Op-Ed: The road to destruction of our universities
- Dirk de Vos
- 13 Oct 2016 12:40 (South Africa)
It would be fair to say that the #FeesMustFall crisis has been looked at from every single conceivable angle, and for all the hand wringing, we are no closer to a resolution. Even if the student protests blow out as the end of the academic year approaches, next year will be just more of the same and it will go on until the universities collapse. Universities are simply not set up to sustain the damage being done to them. By DIRK DE VOS.
Perhaps some respite may come from a permanently stationed security presence on all campuses, but that won’t work. The core university mission of teaching and research cannot continue under these circumstances nor can it continue with an entrenched antagonistic relationship between sections of the student body and the universities themselves.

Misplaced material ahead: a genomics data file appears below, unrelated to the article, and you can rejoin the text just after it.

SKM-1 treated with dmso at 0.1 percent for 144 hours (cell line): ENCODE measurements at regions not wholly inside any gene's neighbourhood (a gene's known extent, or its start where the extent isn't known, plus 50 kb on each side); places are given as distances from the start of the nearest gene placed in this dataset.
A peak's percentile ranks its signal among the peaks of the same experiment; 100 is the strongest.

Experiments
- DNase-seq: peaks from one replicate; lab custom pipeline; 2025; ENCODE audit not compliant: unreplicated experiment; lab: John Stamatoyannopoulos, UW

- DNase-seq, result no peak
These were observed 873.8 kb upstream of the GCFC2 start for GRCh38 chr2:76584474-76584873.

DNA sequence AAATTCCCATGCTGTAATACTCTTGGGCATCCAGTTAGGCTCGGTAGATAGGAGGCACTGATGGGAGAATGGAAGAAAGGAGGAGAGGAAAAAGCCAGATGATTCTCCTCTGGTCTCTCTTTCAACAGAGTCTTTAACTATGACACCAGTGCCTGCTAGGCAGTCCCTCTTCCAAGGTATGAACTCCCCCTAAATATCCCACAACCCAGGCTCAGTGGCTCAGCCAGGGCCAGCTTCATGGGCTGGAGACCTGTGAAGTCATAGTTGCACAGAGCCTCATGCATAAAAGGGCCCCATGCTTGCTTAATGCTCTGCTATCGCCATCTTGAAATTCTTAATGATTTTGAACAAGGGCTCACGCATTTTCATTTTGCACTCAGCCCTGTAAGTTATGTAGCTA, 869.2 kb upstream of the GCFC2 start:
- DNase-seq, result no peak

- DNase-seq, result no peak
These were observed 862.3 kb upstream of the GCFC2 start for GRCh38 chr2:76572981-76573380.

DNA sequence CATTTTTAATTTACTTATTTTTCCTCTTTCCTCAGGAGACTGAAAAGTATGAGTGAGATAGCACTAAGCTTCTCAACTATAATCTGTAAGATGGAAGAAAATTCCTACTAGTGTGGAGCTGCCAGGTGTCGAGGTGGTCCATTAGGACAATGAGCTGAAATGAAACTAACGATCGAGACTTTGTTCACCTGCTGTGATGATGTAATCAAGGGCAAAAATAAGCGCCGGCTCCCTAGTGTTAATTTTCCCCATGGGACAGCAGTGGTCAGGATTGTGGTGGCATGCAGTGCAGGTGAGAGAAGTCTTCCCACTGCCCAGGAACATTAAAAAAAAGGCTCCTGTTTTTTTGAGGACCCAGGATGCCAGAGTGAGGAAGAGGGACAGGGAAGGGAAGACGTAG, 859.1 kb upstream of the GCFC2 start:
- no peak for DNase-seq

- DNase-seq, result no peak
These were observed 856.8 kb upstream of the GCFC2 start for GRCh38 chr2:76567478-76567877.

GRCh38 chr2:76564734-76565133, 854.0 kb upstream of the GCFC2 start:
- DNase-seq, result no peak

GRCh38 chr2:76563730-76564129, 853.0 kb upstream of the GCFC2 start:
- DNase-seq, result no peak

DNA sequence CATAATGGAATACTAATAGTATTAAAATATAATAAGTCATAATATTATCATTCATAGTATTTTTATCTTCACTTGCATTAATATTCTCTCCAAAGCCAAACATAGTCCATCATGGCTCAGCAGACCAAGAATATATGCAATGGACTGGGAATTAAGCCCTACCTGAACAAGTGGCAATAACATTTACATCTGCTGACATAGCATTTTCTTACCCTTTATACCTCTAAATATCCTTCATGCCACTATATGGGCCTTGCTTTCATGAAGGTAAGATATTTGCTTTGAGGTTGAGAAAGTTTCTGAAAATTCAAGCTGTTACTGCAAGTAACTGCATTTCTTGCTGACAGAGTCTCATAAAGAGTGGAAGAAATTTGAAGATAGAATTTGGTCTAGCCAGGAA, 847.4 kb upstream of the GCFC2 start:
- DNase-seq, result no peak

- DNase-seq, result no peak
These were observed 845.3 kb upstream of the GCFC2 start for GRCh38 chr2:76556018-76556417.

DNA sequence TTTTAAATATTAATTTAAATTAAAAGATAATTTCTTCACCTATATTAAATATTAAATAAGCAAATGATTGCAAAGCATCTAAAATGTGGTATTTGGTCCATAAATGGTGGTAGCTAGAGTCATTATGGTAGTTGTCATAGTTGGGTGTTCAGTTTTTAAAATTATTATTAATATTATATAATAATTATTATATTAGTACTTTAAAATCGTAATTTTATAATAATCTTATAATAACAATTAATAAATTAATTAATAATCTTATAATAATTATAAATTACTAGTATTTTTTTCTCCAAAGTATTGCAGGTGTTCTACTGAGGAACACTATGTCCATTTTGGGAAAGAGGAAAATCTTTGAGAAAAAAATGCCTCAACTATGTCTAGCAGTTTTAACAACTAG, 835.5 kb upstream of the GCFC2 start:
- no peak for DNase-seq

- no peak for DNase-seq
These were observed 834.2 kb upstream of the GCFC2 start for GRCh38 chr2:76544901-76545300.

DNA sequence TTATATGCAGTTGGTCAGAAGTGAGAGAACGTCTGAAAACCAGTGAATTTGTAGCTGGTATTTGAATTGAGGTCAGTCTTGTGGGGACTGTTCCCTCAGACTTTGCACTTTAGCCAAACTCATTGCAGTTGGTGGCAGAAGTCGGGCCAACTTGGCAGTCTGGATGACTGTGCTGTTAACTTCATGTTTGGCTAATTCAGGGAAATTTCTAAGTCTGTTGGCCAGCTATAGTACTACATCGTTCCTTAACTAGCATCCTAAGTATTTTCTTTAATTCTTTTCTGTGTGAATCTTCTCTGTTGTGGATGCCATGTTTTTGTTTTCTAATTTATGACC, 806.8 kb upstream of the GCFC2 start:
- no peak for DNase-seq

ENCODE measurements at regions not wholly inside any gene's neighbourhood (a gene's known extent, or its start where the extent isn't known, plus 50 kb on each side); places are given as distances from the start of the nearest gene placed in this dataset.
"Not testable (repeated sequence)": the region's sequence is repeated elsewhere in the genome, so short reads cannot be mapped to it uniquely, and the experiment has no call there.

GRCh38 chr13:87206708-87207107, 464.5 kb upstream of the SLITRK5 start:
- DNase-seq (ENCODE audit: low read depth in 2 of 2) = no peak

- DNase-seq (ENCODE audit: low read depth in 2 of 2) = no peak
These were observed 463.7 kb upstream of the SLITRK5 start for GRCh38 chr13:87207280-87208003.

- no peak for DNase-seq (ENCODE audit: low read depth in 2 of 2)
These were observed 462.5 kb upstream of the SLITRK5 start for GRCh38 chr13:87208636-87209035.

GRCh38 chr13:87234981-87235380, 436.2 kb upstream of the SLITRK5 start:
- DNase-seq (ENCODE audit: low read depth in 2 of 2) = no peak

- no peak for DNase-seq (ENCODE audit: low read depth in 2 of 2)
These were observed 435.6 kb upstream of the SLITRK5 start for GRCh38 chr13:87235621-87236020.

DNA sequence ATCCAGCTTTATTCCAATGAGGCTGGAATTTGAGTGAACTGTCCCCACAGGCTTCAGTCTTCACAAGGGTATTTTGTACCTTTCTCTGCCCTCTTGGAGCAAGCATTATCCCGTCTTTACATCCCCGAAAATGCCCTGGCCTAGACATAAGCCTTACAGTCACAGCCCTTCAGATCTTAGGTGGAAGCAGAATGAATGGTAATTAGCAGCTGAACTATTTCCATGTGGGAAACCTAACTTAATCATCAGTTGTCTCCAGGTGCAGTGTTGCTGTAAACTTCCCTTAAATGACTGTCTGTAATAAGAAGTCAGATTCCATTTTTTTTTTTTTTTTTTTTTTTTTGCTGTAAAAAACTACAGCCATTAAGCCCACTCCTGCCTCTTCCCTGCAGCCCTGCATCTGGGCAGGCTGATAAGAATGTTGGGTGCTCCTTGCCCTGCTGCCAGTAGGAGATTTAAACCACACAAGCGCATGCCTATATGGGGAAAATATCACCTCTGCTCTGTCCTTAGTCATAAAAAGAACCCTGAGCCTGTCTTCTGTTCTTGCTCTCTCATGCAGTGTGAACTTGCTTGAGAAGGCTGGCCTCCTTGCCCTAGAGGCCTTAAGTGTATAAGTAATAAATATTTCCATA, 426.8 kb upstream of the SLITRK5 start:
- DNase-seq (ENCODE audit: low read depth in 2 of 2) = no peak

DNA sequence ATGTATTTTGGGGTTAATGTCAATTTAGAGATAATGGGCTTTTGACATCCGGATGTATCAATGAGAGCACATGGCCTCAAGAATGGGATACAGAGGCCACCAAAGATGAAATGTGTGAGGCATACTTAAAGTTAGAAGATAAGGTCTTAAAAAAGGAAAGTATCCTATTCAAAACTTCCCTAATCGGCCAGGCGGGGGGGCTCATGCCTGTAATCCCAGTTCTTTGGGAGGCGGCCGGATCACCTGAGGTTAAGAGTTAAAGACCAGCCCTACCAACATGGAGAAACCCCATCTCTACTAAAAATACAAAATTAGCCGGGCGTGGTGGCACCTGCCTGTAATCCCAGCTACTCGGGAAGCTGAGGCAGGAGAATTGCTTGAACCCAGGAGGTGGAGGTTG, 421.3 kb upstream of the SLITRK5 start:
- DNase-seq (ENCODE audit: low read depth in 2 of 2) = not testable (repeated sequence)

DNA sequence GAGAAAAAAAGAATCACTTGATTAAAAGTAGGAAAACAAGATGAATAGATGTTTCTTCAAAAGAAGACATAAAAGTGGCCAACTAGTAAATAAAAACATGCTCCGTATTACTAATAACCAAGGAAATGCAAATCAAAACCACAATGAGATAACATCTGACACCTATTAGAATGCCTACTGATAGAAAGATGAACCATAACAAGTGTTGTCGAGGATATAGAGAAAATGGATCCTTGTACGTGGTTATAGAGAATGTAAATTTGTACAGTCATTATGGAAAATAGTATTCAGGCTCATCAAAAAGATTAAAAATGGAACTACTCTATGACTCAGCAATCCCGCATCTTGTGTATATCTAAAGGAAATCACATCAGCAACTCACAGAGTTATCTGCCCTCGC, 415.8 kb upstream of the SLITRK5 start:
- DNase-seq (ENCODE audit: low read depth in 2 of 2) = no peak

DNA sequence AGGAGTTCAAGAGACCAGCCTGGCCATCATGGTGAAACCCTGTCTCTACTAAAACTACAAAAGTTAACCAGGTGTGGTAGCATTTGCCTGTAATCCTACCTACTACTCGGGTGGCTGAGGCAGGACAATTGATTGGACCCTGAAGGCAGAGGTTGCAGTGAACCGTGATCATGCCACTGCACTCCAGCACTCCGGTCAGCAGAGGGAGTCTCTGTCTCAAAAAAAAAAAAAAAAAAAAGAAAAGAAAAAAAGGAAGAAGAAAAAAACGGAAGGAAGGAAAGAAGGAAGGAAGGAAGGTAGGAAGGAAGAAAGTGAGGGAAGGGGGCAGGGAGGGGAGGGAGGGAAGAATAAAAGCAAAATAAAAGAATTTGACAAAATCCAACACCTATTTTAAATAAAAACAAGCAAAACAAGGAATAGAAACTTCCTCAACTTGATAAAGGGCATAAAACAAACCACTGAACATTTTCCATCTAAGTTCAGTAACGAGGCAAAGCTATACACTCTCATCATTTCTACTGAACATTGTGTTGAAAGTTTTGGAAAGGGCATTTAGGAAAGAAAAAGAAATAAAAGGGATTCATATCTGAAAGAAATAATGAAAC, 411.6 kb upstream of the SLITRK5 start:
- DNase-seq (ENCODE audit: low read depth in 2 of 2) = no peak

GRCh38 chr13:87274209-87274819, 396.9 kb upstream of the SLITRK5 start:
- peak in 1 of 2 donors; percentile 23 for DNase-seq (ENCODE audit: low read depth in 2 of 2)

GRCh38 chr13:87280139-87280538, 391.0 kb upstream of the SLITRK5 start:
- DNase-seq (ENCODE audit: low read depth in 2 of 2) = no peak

The intolerable situation means that our best academics, the ones upon which our research university depend for legitimacy, will leave. The late development economist Albert Hirschman, in his book Exit Voice and Loyalty: Responses to Decline in Firms, Organisations and States, describes what happens to institutions or firms when those who can exit the institution do so. “When those upon whom the proper function of an organisation choose to leave, it reinforces the cycle of decline, leaving behind those without exit options.” Prof Achille Mbembe describes what happens and has happened in other African countries: